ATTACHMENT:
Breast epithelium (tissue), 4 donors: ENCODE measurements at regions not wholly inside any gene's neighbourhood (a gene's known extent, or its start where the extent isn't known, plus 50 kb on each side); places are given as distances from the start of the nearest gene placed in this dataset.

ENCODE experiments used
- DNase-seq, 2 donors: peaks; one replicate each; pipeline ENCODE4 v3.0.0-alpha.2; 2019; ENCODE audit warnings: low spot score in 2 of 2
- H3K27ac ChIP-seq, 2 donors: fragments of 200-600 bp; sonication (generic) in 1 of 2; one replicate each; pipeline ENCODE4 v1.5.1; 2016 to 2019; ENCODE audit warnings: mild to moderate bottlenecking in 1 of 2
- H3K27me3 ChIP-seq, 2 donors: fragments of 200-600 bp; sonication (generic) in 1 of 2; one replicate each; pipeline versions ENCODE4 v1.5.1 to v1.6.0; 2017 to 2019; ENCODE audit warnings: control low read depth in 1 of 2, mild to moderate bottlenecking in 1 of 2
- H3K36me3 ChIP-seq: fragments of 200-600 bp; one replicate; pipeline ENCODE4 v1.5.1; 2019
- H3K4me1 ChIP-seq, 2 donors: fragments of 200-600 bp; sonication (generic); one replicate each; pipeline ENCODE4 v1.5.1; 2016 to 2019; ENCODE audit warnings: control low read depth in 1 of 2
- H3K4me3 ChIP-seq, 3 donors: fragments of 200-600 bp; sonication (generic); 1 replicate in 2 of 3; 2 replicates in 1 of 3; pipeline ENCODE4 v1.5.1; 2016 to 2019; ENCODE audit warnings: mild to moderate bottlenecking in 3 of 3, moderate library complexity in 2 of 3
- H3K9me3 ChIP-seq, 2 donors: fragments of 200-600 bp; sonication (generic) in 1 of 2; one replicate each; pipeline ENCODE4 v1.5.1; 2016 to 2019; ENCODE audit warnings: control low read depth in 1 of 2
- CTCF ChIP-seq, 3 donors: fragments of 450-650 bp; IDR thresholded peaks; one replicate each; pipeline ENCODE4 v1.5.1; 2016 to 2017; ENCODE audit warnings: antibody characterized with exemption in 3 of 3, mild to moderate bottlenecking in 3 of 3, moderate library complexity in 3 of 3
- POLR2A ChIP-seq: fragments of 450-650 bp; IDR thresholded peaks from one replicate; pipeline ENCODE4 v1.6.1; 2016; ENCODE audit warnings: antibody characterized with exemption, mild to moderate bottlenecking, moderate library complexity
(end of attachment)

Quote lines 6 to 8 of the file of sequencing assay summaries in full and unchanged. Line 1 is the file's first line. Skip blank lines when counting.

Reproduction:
- H3K36me3 ChIP-seq: fragments of 200-600 bp; one replicate; pipeline ENCODE4 v1.5.1; 2019
- H3K4me1 ChIP-seq, 2 donors: fragments of 200-600 bp; sonication (generic); one replicate each; pipeline ENCODE4 v1.5.1; 2016 to 2019; ENCODE audit warnings: control low read depth in 1 of 2
- H3K4me3 ChIP-seq, 3 donors: fragments of 200-600 bp; sonication (generic); 1 replicate in 2 of 3; 2 replicates in 1 of 3; pipeline ENCODE4 v1.5.1; 2016 to 2019; ENCODE audit warnings: mild to moderate bottlenecking in 3 of 3, moderate library complexity in 2 of 3